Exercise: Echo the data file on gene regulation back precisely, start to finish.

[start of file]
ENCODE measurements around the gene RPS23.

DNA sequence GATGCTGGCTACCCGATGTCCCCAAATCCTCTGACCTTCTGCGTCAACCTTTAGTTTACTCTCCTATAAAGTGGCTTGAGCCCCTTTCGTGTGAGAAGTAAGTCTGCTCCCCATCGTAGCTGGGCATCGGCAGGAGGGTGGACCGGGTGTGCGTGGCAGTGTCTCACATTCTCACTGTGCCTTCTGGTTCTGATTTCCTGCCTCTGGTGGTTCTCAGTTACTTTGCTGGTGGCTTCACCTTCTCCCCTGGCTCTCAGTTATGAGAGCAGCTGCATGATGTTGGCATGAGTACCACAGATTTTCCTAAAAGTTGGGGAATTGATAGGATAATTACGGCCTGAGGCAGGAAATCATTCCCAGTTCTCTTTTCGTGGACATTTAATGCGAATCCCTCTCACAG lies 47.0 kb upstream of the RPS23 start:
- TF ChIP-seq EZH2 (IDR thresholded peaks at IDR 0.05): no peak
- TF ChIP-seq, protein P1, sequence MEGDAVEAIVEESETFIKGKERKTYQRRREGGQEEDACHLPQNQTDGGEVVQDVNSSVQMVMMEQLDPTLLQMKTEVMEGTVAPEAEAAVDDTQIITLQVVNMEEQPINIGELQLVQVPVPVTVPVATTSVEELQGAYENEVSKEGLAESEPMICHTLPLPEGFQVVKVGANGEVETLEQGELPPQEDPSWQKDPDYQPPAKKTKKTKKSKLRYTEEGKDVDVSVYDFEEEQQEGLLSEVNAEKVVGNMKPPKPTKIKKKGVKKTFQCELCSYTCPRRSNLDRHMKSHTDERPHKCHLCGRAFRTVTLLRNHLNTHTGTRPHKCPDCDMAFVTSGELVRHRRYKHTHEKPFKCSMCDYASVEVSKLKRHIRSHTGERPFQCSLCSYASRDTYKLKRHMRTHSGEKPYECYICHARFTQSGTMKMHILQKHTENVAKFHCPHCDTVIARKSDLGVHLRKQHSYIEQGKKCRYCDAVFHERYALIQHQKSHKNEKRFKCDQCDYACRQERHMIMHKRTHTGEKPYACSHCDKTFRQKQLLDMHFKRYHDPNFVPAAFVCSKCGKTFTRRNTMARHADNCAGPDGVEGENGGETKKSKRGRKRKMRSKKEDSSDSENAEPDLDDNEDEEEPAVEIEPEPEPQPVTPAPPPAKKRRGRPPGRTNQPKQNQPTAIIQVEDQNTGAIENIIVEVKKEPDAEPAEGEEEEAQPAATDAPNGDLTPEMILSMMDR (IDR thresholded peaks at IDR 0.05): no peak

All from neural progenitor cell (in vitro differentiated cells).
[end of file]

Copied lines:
ENCODE measurements around the gene RPS23.

DNA sequence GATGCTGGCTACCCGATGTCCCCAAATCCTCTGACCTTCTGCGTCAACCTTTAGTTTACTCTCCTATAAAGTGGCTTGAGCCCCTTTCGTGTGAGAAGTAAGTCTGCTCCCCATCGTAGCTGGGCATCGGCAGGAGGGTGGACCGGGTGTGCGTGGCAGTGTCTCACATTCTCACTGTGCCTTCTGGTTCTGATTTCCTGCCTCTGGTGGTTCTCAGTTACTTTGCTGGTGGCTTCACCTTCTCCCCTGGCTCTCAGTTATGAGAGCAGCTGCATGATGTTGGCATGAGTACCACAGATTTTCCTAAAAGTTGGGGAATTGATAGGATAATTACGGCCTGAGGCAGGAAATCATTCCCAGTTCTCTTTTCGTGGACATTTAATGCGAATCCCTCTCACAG lies 47.0 kb upstream of the RPS23 start:
- TF ChIP-seq EZH2 (IDR thresholded peaks at IDR 0.05): no peak
- TF ChIP-seq, protein P1, sequence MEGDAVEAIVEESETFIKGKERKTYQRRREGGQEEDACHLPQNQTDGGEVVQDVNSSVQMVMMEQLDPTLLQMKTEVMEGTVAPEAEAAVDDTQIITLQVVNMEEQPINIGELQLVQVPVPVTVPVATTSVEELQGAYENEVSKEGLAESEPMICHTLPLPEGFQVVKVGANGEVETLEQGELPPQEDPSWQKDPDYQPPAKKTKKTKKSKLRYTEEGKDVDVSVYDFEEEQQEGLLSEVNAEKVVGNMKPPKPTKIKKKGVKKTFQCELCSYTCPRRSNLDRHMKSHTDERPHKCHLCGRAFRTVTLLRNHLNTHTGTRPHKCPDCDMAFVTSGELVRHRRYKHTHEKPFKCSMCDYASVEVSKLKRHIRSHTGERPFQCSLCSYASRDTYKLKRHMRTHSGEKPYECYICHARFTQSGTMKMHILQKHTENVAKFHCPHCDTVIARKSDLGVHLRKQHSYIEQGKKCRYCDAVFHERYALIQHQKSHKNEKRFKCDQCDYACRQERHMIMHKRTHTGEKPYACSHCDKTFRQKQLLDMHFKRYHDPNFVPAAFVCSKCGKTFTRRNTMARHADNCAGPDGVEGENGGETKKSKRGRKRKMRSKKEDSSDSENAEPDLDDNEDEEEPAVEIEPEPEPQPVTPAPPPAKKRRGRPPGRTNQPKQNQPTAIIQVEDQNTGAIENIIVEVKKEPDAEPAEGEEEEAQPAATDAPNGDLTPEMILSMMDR (IDR thresholded peaks at IDR 0.05): no peak

All from neural progenitor cell (in vitro differentiated cells).